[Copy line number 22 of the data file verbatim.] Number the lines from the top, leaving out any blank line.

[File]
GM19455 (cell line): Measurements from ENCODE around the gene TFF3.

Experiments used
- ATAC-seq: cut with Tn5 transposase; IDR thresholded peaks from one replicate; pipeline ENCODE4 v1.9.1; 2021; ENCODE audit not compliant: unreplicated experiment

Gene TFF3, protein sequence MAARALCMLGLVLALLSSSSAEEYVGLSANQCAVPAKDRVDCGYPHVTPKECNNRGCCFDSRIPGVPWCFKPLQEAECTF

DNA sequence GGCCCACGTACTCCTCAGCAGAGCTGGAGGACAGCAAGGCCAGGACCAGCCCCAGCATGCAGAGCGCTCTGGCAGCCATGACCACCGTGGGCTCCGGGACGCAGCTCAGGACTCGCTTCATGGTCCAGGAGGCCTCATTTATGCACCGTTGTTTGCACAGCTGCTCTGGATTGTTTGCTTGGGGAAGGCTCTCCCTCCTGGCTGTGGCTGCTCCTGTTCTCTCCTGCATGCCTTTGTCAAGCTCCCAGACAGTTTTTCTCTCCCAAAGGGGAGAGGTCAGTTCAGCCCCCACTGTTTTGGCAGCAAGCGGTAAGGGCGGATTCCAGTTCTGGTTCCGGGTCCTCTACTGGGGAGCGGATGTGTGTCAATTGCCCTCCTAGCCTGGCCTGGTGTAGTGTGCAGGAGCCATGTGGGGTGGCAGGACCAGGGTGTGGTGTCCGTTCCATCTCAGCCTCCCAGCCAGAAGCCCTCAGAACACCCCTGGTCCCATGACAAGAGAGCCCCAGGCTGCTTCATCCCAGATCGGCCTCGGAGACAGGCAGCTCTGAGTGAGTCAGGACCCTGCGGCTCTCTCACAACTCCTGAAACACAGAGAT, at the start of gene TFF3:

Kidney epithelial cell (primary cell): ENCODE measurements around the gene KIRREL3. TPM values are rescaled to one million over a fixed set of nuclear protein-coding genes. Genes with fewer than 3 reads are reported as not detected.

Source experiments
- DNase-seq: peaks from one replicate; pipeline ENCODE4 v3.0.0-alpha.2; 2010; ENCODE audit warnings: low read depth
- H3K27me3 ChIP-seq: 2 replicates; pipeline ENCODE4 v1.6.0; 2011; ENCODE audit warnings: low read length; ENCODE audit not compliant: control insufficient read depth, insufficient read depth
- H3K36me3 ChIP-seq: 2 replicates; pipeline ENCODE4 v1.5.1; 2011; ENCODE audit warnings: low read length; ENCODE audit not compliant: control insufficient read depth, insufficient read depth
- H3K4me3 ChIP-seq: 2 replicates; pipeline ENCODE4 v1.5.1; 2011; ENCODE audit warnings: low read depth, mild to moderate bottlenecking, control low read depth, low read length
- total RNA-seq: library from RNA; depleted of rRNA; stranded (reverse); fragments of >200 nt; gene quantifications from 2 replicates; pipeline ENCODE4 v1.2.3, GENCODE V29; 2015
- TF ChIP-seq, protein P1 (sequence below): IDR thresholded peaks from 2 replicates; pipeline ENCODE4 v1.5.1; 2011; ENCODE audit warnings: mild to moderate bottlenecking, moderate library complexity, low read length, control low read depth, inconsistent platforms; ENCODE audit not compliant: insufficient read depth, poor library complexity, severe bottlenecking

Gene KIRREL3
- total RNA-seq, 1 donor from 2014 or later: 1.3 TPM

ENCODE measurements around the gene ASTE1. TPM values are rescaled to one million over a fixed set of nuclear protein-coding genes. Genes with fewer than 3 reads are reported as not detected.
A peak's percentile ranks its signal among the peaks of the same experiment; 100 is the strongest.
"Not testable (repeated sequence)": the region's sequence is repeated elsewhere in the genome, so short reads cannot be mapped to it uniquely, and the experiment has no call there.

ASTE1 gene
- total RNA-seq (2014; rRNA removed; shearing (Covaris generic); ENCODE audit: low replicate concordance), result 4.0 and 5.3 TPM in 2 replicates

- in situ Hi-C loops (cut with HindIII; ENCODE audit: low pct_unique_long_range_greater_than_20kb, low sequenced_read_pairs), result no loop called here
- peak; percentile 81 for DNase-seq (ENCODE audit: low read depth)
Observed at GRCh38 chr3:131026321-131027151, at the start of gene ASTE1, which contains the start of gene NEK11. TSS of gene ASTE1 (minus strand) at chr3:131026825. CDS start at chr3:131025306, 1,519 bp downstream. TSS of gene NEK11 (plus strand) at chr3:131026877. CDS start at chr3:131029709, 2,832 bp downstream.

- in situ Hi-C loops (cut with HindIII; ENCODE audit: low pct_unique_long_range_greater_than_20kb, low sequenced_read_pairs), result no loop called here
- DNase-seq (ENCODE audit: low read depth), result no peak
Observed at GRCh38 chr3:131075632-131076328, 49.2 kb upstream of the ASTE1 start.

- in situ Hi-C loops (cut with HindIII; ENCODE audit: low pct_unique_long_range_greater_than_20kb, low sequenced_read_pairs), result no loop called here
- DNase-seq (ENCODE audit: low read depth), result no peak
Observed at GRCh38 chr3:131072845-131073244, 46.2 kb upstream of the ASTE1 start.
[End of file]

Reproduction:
- peak; percentile 81 for DNase-seq (ENCODE audit: low read depth)